We'll now be heard thanks to SC: BCCI state bodies
New Delhi, March 14 - With the Supreme Court asking amicus curiae P.S. Narasimha to look into the issues faced by the state associations of the Board of Control for Cricket in India (BCCI) on Thursday, the bench of Justices S.A. Bobde and A.M. Sapre have set the ball rolling. While the bench is looking at a quick disposal of the BCCI matter, the state bodies believe that their grievances will finally be addressed.
Speaking to IANS, a senior state association official said that the move by the bench would finally see correct decisions being made as the SC-appointed Committee of Administrators (CoA) had been affected by incorrect advice that led to further conflict than reaching a resolution.
"The grievances of the state associations are diverse, but most flow from a few decisions of the CoA taken prior to the induction of Lt. Col Thodge into the committee. The atmosphere of positivity that has descended upon this litigation promises a quick resolution since the CoA had been plagued by incorrect advice. The introduction of the new amicus curiae has lent an air of pragmatism to the litigation. This is the way forward for a justiciable resolution," he said.
While there have been quite a few issues that have bothered the state bodies, one of the major issues as per one of the state association officials is the drafting of the new constitution which isn't in accordance with the draft constitution as proposed by the Lodha panel.
"The first and foremost being the decision of the CoA to file a draft constitution before the SC which was not in accordance with Justice Lodha's draft constitution as approved by the court. The SC had specifically stated that the draft constitution to be submitted was to be strictly in accordance with the constitution as proposed by Justice Lodha and accepted by the Supreme Court. So first, the deviations in the CoA's draft constitution are the epicenter of most of the grievances," he said.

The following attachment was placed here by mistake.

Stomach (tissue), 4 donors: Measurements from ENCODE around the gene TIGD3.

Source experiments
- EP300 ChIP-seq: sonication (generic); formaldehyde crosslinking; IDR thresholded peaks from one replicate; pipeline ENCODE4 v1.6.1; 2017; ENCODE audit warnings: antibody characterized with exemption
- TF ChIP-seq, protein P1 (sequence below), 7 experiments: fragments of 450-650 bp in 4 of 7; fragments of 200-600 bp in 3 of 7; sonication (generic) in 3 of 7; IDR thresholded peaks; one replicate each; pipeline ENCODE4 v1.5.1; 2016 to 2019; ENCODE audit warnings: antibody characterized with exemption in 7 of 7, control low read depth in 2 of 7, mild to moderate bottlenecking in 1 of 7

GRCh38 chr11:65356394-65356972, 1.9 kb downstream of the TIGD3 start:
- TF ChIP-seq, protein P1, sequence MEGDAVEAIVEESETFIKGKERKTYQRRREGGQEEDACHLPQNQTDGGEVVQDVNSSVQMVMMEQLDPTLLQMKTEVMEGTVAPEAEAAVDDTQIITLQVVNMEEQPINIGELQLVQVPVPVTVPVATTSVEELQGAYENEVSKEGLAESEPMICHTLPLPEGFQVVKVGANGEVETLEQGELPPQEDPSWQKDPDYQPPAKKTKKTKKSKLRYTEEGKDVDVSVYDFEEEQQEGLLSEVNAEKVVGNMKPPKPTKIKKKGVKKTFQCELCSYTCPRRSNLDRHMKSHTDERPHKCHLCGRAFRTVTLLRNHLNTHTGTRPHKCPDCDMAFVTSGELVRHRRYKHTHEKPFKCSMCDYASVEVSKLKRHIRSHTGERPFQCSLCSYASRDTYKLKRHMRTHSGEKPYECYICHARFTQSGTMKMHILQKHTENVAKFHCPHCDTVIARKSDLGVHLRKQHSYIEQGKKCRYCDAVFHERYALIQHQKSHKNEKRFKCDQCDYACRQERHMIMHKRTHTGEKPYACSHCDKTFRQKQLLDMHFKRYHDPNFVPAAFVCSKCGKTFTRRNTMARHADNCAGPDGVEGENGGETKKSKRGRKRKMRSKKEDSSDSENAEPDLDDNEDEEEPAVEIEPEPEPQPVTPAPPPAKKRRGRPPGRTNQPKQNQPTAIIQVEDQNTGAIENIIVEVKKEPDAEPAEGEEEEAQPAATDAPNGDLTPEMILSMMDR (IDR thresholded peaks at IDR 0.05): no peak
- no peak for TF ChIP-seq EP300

Echoing the sentiments, another state association official said that the CoA's interpretation of the court's order for the constitution of the state bodies to be a "mirror" image of the BCCI constitution further complicated matters.
"The order dated August 9 wherein the state associations were required to undertake amendments to their constitutions on 'similar lines' has been interpreted in a somewhat draconian manner by the CoA. It would appear to mean that the constitutions ought to be mirror images of the BCCI constitution when the BCCI constitution itself requires the state associations to fulfill a criteria clearly mentioned in the constitution, some parts of which are also under challenge as violative of Article 19(1)(c) of the Constitution," the official explained.
Another state association official also pointed at the drying up of funds and said that it was an important area that needs immediate attention as the lack of funds is a deterrent for the smooth organization of cricket matches. "The restriction on the flow of the associations' own funds had all but brought the development of the game of cricket at the grassroots level to a standstill and this empathetic view will potentially bring an end to this unfortunate stalemate," he said.